Our Yamaha YZF750s were ex-factory World Superbike machines and we had a great link with the Öhlins technicians. We rode the two WSB events each year at Donington Park and Brands Hatch, both of which provided a great opportunity to catch up with the Öhlins guys.
“I have to say I’ve spent most of my career on Öhlins, including when I was riding 500GPs with Yamaha from ’89 onwards. I’ve always been a big fan and was a lot happier signing for a team if I knew they were using it.”
Some of the riders who have passed through the series reads like a who’s-who of British talent including Niall, Neil Hodgson, John Reynolds, Cal Crutchlow, Jonathan Rea and Shane Byrne whilst some notable foreign stars have included 1999 BSB Champion, Troy Bayliss as well as series runner up, GP hero John ‘Hopper’ Hopkins.
Given this background, machines with gold forks have taken the series crown an incredible 18 out of 21 times in this red-hot cauldron of competition.
And it’s not just the blue riband Superbike series that’s popular, a vibrant line-up of classes sees over 200 riders in the paddock, which in 2018 Öhlins took the majority of the main titles, namely:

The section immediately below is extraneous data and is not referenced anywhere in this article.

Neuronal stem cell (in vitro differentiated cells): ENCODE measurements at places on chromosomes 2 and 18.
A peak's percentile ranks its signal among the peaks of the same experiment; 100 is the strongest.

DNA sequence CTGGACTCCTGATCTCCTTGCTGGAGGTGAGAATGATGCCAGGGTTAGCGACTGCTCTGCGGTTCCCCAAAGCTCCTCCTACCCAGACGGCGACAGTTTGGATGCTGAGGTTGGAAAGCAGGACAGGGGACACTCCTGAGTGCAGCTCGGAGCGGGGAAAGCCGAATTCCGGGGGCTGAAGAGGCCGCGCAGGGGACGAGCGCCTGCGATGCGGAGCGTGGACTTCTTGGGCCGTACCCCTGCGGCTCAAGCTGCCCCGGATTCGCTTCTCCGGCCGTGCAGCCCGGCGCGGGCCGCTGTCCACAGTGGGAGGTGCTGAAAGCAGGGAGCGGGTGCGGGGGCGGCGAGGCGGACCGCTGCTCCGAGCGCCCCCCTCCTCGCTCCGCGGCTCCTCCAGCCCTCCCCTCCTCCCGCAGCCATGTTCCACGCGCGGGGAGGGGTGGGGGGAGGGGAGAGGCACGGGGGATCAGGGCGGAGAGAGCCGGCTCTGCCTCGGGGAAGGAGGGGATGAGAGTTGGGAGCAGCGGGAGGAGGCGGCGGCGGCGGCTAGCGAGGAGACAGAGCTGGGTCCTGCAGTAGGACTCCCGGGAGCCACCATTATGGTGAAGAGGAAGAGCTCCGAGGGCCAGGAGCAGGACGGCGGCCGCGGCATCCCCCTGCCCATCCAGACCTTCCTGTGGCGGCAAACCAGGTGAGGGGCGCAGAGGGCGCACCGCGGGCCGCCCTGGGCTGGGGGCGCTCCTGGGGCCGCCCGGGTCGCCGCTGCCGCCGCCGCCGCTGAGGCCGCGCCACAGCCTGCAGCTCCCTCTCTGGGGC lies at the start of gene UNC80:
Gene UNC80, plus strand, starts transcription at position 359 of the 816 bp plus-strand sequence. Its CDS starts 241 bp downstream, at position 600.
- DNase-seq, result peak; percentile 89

Bennetts British Superbike Champion: Leon Haslam (JG Speedfit Kawasaki)
Dickies British Supersport Champion: Jack Kennedy (Integro Yamaha)
Pirelli National Superstock 1000 Champion: Keith Farmer (Tyco BMW)
Pirelli National Superstock 600 Champion: Ryan Vickers (Mototechniks Yamaha)
Dickies Junior Supersport (300) Champion: Eunan McGlinchey (Team #109 Kawasaki)
With customers in each of these classes the Öhlins service team are kept very busy! UK Race Manager for Öhlins Richard Brendish, explains: “We’ve been in the paddock since 2000, first with the Harris Performance set-up then as Öhlins directly. In that time the paddock has become more professional; teams realised they needed the best technical support and similarly we have grown in terms of our offering.